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Unsure of what type of squash this may be

Posted by Pognox Vermont (My Page) on
Tue, Aug 2, 11 at 18:20

I am very new to gardening. This spring, I decided I wanted to start my first garden. I bought a few plants that were started by experienced gardeners.

That said, I know little to nothing about what is what. I have been reading as much as possible on line, in old books, and talking to old time gardeners, but I have this one squash that the few people I have asked either did not know, or could not remember the name. Neither of which could me.

The man I bought the squash plants from said that they were Winter Squash. The plants came in a four pack. Now, out of the four, one of them was a zucchini plant. But the other three are the ones that no one seems to know what they are.

They are both a dark green with a large patch of yellow on them. The biggest one that is on there is about 5 or 6 inches in diameter, and they have kind of a flat bottom that has a small indent in the middle of the bottom.

I hope the description is good enough, please ask any questions you may need for me to be able to help you give me an idea of what I am growing here.

I will have a lot of them. I just hope that I will have something here that I will be able to do something tasty with.

Thanks everyone!


Follow-Up Postings:

RE: Unsure of what type of squash this may be

The yellow patch is throwing me off. A picture would be incredibly helpful. Many bicolored squash are inedible ornamental gourds, though by no means all. Squash interbreed freely and the fact that you have a 4 pack with different plants tells me that you didn't get these from a nursery and could just be a random saved cross. Especially since you were told they were winter squash and one was a zucchini.

Just maybe

Just had a though, it could be a 'batwing' pumpkin. They are half orange and half green. The orange is yellow when they are immature. immature batwing pumpkin

RE: Unsure of what type of squash this may be

Sounds like the volunteer squash in my garden that has been identified as an acorn squash. Grew very quickly, from small and unidentifiable to classic acorn shape and dark green color. IF the yellow patch is on the bottom.

RE: Unsure of what type of squash this may be

I always get volunteer tomato plants wherever I use my compost, but this year I got some kind of squash/gourd plant. It is so huge I call it a Jack In the Beanstalk vine on its side!! The leaves are huge, maybe 8" wide with dull greyish splotches, with what I guess are bright yellow round gourds growing. The largest is about 5" in diameter. I was hoping for an edible plant, but these have hard knots all over them. The vine currently covers about 10 feet and has even found its way up the end cap of my siding! I must have at least 15 gourds in different stages of growth and many blossoms still coming.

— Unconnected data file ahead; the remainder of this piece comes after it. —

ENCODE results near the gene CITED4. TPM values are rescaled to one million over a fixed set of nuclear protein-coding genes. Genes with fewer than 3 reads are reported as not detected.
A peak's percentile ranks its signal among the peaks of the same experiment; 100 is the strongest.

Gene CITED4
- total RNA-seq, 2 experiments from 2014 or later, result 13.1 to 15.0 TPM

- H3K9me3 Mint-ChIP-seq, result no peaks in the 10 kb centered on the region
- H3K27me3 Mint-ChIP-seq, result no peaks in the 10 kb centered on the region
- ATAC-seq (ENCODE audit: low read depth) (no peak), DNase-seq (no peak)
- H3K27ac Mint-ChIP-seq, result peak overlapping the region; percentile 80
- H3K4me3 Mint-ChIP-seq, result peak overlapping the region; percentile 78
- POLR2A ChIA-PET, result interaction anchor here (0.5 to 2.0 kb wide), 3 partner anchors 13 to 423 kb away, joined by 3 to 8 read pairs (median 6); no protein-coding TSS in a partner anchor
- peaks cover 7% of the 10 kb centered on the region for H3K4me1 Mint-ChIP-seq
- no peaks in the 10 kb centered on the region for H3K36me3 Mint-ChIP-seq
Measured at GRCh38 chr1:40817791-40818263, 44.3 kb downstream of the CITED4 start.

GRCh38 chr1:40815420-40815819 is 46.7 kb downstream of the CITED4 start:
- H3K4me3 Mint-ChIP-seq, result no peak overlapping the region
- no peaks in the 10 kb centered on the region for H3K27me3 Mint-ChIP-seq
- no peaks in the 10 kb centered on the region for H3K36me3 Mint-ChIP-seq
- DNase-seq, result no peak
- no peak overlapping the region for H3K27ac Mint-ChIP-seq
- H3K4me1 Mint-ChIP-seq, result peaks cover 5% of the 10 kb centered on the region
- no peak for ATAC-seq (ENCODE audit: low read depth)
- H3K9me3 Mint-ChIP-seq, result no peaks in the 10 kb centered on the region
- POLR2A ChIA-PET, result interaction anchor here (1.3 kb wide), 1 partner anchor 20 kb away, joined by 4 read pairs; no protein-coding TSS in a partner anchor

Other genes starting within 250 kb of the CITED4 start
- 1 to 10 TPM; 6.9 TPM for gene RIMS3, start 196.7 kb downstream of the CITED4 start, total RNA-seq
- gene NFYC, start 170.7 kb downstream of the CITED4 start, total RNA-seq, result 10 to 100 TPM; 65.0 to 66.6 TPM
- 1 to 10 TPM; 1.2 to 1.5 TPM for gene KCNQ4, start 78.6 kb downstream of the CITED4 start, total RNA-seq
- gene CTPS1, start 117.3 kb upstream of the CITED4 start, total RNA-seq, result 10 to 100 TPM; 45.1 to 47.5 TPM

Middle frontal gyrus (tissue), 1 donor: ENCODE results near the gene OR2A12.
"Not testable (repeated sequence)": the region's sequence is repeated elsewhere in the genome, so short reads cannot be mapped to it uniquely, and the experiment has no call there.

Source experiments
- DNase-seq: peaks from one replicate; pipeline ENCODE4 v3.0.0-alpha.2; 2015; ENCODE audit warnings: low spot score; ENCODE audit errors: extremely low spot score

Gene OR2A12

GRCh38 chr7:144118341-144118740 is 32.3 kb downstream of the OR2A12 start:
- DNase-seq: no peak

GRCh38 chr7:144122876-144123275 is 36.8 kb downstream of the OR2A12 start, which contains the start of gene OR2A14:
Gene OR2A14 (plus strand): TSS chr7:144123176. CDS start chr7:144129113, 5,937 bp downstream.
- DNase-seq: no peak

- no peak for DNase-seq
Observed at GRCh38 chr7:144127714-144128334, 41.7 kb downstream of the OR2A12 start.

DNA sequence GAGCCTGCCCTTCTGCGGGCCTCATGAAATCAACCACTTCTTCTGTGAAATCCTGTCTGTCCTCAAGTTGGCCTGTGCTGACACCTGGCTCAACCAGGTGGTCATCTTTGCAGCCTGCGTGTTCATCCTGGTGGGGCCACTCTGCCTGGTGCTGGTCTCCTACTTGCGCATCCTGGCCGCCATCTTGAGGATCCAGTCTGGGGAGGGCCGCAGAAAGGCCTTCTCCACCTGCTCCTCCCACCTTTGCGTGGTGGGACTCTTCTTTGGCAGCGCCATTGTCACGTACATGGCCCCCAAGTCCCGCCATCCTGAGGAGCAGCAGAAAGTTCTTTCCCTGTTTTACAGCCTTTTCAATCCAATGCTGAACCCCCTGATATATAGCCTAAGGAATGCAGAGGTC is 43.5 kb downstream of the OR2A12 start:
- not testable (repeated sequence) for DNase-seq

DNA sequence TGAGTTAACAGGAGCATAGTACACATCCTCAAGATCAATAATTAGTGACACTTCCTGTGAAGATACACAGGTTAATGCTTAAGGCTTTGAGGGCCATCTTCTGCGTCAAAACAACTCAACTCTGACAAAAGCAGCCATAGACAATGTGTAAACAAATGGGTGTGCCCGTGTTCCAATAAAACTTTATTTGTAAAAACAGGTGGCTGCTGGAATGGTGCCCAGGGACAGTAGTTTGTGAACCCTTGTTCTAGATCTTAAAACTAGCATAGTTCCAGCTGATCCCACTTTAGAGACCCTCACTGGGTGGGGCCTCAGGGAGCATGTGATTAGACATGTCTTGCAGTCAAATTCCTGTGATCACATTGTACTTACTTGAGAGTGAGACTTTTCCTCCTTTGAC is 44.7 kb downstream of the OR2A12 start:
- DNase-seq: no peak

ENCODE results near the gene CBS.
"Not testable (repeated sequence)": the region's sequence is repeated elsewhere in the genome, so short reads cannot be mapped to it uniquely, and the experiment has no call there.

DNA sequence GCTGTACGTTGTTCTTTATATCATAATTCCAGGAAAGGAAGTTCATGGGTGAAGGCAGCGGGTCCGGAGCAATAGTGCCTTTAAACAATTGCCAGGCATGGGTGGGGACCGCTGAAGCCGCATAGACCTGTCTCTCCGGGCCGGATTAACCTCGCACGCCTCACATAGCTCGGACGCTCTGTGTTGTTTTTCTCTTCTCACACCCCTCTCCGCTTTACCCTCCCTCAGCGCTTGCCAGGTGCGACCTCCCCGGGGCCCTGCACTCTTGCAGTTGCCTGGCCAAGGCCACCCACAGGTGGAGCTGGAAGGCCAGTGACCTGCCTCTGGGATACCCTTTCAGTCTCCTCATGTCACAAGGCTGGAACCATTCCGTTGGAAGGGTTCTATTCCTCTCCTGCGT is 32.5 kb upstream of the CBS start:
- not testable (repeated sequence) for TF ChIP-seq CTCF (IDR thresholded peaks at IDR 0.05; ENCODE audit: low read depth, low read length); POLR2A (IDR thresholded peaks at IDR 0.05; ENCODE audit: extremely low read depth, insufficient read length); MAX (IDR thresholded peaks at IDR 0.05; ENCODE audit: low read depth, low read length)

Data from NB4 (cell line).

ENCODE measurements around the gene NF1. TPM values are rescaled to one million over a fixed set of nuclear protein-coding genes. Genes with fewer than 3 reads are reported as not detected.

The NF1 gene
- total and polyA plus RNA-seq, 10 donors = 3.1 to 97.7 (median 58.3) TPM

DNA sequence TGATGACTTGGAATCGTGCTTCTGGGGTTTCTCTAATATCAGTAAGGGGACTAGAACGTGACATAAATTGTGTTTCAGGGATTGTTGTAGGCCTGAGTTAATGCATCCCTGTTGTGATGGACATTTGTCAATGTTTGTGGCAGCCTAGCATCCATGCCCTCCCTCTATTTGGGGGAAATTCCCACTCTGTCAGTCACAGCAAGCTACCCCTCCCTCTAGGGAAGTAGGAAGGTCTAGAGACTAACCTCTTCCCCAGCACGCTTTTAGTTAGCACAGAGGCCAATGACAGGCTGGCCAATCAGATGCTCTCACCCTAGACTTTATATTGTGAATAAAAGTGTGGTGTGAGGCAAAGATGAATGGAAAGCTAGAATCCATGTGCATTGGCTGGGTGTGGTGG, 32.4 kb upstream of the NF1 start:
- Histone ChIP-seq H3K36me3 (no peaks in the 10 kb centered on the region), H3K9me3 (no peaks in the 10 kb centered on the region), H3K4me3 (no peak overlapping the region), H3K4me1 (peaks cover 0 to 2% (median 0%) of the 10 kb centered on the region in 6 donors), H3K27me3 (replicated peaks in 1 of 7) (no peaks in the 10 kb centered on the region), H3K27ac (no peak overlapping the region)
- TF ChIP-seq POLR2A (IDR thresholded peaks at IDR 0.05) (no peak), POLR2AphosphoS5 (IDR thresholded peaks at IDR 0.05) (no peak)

What do I do next? Leave them on, harvest them as they stop growing, or???
Any advice is greatly appreciated!

RE: Unsure of what type of squash this may be

topfuziel, had you grown any sort of squash, pumpkin, or gourd last year? Or composted anything along that line?

RE: Unsure of what type of squash this may be

How very odd. Like kateedid, I had a volunteer batwing squash in my garden, too, last summer. I identified it at this site:
Do you suppose some migrating birds flew over from New Brunswick and dropped seeds in both of our gardens? I have found no commercial source of seed so don't know where else it could have come from! Just out of the blue! Pognox's sound a little different because of the dimple on the bottom rather than a point typical of acorn squash. Actually, mine are pointier than those in the photo. How do you think yours compare to the website photo, Pognox?
Can the man who sold you the plants tell you anything more about them? I'll email a photo of mine to anyone who wants to give their email address. I don't have a website to post it on.

This summer I grew plants from saved seed and the colors segregated- I got one batwing squash, two green and two gold with a small green ring at the tip. I would like to pass around the batwing seed to friends because it's such a knockout squash (tastes better than regular acorn, too) but I have mildew in my cucurbit patch- does anyone know if it is transmitted via seed? I'd hate to pass that on, too.

Here is a link that might be useful: Les Petits Fruits de Pr�-d'en-Haut

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